And so, aggressively he acted. In front of more than 100 community members, reporters, and politicians Monday in Camden's Woodrow Wilson High School library, Christie pointed to the low test scores and high dropout rate that he said prompted him to initiate the first state takeover of a school district since 1995. The city's district, he said, is at a "breaking point."
But he offered few details to explain how the "intervention" would affect the district's 12,000 students or its teachers and parents - or how it would be any different from the control that state officials have long had in the district.
Christie never uttered the word takeover - instead speaking of a "partnership" with the community and local Democrats. In a soft voice, he vowed to treat Camden children "as if they're our own children."
Of most immediate significance, Christie will appoint a new superintendent.
Even there, questions abound: The school board, with members appointed by the mayor, already has a search under way - with some candidates in town this week for interviews. The board has spent $18,500 on a search firm, plus accommodations and travel for candidates.
The board may have some good candidates whom the state would consider, Christie said, but the board now will serve in only an advisory role and has no final say.
A few hours after the news conference, school board member Kathryn Ribay resigned.
"This sudden symbolic move, perhaps driven by a fear of the strong, independently minded finalists chosen by the board in its superintendent search, is more focused on publicity than academic options," Ribay wrote in her resignation letter.
She added, "I cannot participate in the continued disenfranchisement of the City of Camden."
Only three of nine board members publicly supported the takeover announcement: Barbara Coscarello, Kathryn Blackshear, and Felicia Reyes-Morton.
"I'm in the toughest spot I've ever been in my life," board president Blackshear said. "I prayed about this, thought about this. Because for me, the state has always been here. . . . But I knew this day was coming. Always knew. . . ."
Board member Sean Brown, who sat in the audience, referred to the new county-run police force that is replacing the city department: "The vision for the city is, fire all the cops and let the county do it; eliminate the school board and let the state do it; don't govern, let a political boss do it."
Parent Kevin Barfield, whose children get photocopies of textbooks instead of actual books, said that the district has had a state monitor, who can veto any school board decision, for several years, and the district has only gotten worse.
Camden's four-year graduation rate was 49 percent in 2012 - 37 points below the state average and a drop from 57 percent in 2011.
"It's an economic situation rather than education," Barfield said after the announcement. The state already provides the district with almost all of its funding; Christie promised no new funds Monday.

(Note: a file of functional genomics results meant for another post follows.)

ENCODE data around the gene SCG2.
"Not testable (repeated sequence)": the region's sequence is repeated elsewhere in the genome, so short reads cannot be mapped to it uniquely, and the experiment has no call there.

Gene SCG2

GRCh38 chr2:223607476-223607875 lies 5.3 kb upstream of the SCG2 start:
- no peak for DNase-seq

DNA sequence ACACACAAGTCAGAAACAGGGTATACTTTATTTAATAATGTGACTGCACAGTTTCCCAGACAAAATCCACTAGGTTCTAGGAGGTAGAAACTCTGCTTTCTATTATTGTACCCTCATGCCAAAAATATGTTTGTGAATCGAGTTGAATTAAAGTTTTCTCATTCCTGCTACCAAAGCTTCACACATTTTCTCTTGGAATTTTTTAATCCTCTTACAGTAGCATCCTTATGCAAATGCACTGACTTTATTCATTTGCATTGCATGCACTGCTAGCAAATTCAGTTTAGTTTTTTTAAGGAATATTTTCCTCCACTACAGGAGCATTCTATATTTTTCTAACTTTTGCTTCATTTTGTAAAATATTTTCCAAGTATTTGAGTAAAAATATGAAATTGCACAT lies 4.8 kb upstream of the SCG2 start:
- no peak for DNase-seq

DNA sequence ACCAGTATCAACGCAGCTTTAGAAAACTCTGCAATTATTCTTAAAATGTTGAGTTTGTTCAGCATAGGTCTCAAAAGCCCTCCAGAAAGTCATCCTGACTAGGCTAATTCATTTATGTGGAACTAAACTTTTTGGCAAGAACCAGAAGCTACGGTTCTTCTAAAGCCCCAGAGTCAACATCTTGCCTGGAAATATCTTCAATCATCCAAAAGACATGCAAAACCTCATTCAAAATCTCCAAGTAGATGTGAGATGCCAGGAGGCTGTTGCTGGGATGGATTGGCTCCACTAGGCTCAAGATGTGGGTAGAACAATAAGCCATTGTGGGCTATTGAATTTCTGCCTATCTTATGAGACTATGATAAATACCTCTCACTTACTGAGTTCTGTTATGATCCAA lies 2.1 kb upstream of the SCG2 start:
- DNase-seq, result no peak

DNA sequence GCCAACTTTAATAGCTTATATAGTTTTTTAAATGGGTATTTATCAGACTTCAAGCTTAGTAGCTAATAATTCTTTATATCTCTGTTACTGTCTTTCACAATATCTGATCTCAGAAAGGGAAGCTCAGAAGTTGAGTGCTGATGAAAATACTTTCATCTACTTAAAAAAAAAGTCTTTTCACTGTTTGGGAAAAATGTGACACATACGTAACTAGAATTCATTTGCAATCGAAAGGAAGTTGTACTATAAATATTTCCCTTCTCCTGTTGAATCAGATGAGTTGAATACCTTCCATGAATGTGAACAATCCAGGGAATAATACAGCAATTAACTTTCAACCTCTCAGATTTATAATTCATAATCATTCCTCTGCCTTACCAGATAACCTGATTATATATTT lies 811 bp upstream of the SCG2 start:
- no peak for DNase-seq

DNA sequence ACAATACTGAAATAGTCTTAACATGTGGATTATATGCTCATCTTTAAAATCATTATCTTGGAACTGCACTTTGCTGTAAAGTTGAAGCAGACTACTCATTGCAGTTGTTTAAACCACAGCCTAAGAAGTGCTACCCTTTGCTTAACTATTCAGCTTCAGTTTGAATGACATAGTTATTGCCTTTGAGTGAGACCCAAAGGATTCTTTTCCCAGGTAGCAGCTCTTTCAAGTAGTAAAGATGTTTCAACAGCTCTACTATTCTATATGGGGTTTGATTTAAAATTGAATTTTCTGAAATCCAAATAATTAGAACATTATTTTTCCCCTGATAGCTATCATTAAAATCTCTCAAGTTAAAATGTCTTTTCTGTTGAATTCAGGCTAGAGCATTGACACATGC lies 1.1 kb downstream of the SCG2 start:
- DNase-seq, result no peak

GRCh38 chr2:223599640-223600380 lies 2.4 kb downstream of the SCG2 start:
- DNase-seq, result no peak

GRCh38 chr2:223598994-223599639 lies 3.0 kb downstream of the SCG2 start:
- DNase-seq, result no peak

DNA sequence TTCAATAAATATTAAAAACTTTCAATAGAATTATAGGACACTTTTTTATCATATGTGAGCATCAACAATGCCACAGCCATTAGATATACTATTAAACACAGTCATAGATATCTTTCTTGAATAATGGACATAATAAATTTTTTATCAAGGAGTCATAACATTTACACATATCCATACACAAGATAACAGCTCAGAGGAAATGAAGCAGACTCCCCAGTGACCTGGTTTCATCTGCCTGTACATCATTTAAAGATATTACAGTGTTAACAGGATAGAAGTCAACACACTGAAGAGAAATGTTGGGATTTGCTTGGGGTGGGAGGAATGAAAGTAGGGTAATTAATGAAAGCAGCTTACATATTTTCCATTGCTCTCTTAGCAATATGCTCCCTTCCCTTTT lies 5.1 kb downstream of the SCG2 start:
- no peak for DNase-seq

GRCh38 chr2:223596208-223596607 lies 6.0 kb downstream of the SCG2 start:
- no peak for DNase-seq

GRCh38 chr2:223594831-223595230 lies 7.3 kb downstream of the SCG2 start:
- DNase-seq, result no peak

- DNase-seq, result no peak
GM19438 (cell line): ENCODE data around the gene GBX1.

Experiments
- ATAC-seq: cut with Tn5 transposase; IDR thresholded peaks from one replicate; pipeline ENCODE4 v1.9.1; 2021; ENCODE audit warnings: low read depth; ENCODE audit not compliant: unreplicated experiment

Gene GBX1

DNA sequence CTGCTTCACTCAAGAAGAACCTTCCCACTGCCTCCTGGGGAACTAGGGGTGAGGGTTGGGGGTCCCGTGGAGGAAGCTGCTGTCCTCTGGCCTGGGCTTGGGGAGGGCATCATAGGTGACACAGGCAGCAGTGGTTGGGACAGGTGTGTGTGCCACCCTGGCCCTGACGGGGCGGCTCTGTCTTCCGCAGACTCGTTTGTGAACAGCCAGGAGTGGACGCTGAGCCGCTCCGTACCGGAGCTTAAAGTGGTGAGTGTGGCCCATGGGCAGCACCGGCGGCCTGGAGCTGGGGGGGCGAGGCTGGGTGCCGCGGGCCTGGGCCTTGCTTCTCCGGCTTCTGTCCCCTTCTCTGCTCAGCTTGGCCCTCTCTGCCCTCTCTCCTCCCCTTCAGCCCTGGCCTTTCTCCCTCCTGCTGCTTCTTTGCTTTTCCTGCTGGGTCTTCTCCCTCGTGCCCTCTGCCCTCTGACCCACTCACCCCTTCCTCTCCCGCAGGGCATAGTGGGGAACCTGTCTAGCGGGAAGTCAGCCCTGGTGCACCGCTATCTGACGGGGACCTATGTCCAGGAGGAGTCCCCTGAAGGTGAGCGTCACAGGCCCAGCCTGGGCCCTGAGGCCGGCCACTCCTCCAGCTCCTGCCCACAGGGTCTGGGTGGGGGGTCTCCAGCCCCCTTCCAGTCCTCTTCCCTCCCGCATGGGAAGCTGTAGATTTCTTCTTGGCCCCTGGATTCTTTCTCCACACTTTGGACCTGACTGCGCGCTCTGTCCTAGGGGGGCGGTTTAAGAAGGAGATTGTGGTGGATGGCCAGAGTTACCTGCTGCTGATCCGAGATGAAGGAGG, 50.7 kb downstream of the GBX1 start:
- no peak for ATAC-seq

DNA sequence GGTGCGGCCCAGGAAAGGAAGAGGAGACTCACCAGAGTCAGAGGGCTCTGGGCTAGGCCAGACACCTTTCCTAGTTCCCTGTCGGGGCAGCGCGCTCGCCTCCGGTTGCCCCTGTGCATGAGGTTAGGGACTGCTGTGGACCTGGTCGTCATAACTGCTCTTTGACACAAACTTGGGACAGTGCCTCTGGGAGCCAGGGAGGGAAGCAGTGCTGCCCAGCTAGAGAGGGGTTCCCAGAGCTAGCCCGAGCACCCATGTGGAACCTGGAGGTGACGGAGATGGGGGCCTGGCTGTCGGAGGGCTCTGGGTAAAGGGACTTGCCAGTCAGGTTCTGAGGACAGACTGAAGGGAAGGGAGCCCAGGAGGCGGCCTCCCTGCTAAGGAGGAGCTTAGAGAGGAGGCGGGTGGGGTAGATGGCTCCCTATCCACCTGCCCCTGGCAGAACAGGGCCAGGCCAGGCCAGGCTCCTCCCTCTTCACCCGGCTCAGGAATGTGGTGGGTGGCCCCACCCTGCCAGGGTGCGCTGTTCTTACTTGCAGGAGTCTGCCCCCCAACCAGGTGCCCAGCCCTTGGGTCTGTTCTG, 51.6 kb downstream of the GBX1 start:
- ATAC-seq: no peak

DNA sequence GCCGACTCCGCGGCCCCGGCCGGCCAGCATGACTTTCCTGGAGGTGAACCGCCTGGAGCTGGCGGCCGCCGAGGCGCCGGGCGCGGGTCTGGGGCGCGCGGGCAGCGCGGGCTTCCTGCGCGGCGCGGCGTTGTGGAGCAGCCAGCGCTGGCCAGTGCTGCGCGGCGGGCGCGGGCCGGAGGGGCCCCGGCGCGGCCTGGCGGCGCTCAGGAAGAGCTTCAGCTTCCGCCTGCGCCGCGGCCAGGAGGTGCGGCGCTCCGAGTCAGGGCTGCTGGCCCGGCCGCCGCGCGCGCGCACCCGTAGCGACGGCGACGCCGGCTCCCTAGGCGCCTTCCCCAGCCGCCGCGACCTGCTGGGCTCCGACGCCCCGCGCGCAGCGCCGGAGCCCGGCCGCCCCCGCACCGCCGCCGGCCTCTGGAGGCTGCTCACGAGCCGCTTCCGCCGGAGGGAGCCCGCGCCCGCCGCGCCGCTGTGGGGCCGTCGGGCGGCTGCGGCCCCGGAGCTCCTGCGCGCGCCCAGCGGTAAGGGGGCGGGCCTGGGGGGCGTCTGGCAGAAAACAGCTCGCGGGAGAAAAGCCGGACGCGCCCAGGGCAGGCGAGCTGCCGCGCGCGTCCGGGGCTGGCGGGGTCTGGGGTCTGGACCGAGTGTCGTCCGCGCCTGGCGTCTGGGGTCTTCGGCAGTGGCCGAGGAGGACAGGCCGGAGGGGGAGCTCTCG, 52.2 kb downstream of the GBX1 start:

As part of the takeover, the state is dispatching fiscal monitors and "transition guides" to Camden's central office. All district practices will undergo a 90-day review. Curricula is being aligned to state standards.
The state plans to fill many teaching vacancies now covered by regular substitutes, and, as soon as the takeover begins, all children are promised access to books and technology that they do not have now.
A news release from the state also hinted at possible school closings, similar to the closures now under way in Philadelphia. But Cerf said nothing specific was planned.
The South Jersey Democratic legislative delegation endorsed the plan, as did Camden Mayor Dana L. Redd. State Sen. Barbara Buono (D., Middlesex), Christie's likely opponent in the fall gubernatorial campaign, released a statement urging Christie to listen to parents and teachers during the process.
People in districts that are under state control - Newark, Jersey City, and Paterson - said that, decades later, they had barely improved or gotten worse. Activists there claim the state just wants control over their large budgets.
Sen. Ronald Rice (D., Essex) is sponsoring a bill requiring the state to show progress within five years of a district takeover. Failure to meet certain goals would result in the district's returning to local control.
Both Paterson and Newark are suing to regain local control.
Jonathan Hodges, who has served on the Paterson board since 2002, said the state has controlled the decisions, but has blamed school officials for failures, leading to an endless state reign.
"They'll say that you don't have the capacity to function on your own, and they'll point to failures in the district, which, of course, they run," he said.
Christie acknowledged that he had not met with the New Jersey Education Association, the state's largest teachers' union, about the plan. The organization released a statement saying that "the track record for state-run districts has been questionable at best" and that it would "withhold judgment" until more details were available.
Christie bristled when asked whether the takeover meant that he could get involved in contract negotiations and implement merit pay for teachers, which he did in Newark.
"Newark is Newark; Camden is Camden," Christie said. "And you cannot look at every urban area in the same way. There are different opportunities and challenges."
Christie did, however, point to post-Katrina New Orleans as a model for how a school district could be turned around.
A legal process is now under way. The state attorney general filed an "order to show cause" to seek an intervention in the district. That could be approved in as little as six weeks.
The takeover, with a new superintendent in charge, is expected to begin in earnest in time for the new school year.
Contact Matt Katz at 609-217-8355 or email@example.com,
or follow on Twitter @mattkatz00. Read his blog, "Christie Chronicles," at philly.com/christiechronicles.